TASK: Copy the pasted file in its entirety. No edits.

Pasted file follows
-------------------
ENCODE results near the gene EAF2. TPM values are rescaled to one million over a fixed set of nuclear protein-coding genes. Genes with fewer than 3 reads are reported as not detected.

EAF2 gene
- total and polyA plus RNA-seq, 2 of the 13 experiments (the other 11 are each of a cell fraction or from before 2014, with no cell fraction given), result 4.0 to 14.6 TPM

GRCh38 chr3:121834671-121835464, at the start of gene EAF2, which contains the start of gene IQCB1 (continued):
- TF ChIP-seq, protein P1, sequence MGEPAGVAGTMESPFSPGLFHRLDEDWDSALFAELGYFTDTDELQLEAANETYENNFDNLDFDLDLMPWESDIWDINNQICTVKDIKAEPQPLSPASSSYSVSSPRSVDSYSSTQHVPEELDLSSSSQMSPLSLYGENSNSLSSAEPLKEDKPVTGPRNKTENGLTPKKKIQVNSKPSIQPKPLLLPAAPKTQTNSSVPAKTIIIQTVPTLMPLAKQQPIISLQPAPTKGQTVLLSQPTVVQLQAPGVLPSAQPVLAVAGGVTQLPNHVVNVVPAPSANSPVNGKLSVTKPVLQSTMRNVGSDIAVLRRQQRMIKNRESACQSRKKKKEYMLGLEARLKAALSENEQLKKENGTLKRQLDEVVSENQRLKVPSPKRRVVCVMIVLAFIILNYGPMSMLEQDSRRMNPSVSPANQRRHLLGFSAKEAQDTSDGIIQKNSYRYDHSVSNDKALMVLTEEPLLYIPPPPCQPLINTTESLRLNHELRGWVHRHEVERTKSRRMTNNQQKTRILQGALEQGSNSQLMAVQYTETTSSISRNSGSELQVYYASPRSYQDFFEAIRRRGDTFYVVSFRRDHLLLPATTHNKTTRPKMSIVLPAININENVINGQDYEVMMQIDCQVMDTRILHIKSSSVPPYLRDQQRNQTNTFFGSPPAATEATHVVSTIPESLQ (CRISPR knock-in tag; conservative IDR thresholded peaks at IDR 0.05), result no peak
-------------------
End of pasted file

ENCODE results near the gene EAF2. TPM values are rescaled to one million over a fixed set of nuclear protein-coding genes. Genes with fewer than 3 reads are reported as not detected.

EAF2 gene
- total and polyA plus RNA-seq, 2 of the 13 experiments (the other 11 are each of a cell fraction or from before 2014, with no cell fraction given), result 4.0 to 14.6 TPM

GRCh38 chr3:121834671-121835464, at the start of gene EAF2, which contains the start of gene IQCB1 (continued):
- TF ChIP-seq, protein P1, sequence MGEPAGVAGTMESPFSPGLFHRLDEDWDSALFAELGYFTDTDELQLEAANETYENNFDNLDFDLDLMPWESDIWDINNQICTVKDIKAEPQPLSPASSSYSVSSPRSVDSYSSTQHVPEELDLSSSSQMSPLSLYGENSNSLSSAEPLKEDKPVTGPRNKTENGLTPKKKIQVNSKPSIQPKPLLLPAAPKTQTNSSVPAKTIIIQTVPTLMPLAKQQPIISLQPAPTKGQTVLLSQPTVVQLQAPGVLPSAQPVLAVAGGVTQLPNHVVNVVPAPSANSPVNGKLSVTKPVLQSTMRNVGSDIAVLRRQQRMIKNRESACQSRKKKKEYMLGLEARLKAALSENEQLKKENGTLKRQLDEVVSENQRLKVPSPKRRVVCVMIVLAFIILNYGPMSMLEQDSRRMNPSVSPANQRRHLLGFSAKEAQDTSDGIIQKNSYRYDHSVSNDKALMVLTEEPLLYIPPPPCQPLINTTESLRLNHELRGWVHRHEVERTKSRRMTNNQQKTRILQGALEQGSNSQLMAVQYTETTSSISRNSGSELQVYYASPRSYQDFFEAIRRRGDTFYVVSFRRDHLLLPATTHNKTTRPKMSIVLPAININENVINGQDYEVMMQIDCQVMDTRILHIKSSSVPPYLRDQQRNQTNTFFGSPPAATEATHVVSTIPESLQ (CRISPR knock-in tag; conservative IDR thresholded peaks at IDR 0.05), result no peak